In 2009, more than 16 million children who received Medicaid did not receive dental care, not even a routine exam. Even though Medicaid is required to cover dental insurance for children in all states, inaccessibility of providers, financial issues, and the harsh reality that many dentists do not accept Medicaid creates a situation of poor oral health care that continues throughout an individual’s entire life. Even for those adult Medicaid beneficiaries with dental coverage, no more than half of all dentists in 25 states accepted Medicaid in 2008.

Nearly 49 million individuals live in an area designated as a Dental Health Professional Shortage Area (DHPSA), an indication that simply having insurance coverage for dental care is not the same as having access to care. An estimated 9,600 new dental providers are necessary meet current demand for existing dental care needs. Even though more providers are critical to improving issues of access, projections show that reality will not even come close to this need. In 2019, estimates show that the U.S. could have 7,000 fewer dentists than in 2009, further compounding concerns about access to care.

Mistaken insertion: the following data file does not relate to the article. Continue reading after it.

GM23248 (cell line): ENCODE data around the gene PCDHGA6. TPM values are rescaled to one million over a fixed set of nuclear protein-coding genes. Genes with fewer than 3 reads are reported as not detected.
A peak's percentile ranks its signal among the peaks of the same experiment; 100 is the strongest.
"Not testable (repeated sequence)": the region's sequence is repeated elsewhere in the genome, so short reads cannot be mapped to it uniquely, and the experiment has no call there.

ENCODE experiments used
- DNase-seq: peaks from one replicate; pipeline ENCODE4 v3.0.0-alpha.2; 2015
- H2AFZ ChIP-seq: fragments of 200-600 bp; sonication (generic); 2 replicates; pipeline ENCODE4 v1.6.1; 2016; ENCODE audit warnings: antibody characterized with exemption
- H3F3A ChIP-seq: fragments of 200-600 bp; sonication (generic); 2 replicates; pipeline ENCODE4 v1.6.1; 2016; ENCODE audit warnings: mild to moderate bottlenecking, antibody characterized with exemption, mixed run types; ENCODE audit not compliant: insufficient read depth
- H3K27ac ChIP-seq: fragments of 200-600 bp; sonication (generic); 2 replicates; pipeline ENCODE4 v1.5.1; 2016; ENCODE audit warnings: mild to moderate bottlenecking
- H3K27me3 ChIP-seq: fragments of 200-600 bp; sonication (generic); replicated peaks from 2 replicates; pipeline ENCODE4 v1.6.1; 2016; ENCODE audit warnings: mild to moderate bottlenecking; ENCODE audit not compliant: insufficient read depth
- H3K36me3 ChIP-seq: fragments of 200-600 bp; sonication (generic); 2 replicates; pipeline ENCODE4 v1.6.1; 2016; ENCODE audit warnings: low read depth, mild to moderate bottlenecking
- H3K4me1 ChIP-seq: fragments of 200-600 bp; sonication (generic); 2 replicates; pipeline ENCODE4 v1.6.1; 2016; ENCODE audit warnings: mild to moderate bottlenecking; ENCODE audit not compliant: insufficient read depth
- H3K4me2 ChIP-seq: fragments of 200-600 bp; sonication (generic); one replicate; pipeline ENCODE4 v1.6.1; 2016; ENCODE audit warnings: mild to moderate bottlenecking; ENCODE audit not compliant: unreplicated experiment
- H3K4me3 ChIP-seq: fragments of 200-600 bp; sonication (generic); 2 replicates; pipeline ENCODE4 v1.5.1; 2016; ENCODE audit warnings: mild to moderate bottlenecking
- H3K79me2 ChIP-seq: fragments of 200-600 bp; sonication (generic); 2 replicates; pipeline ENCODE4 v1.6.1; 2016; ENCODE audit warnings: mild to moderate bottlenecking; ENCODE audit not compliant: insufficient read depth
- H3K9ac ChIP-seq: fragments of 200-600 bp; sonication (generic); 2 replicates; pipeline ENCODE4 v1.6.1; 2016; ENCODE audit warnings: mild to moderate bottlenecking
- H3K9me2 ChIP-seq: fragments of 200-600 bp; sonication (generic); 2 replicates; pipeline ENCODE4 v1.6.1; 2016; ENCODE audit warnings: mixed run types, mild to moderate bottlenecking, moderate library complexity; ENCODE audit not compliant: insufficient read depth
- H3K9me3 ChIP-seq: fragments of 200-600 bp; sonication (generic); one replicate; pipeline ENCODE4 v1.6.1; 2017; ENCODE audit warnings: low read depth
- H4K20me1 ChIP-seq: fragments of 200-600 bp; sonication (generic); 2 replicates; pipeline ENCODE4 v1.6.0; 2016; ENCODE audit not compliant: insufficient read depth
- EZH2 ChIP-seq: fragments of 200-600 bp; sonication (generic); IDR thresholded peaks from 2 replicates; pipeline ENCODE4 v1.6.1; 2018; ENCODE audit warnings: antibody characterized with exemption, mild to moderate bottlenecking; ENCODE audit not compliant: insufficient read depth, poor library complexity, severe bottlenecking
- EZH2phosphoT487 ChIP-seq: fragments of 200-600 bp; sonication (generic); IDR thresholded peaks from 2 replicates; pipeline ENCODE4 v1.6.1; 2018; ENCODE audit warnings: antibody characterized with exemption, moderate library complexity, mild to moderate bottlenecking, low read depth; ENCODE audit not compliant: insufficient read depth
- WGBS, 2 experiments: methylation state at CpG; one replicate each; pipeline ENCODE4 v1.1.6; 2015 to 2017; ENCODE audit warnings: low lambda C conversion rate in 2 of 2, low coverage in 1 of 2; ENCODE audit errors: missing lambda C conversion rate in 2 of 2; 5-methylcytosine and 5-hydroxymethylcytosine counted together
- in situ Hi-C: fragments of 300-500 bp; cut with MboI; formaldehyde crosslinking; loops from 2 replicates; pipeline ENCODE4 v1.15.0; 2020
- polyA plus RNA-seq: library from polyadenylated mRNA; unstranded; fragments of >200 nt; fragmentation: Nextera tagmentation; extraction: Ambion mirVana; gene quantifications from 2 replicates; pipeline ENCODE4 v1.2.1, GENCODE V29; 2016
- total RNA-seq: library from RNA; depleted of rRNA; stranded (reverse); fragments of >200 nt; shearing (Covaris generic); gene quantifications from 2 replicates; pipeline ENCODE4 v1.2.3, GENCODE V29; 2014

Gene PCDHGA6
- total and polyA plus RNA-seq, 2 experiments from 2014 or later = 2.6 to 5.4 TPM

In addition to access and insurance issues, the out-of-pocket costs for dental care prevent millions from seeking even routine and preventative care; these costs totaled $30.7 billion in 2008. Taken collectively, the issues of access to care, lack of or insufficient insurance coverage and inability to pay out-of-pocket costs push millions of individuals to a much more expensive care setting: the emergency department (ED).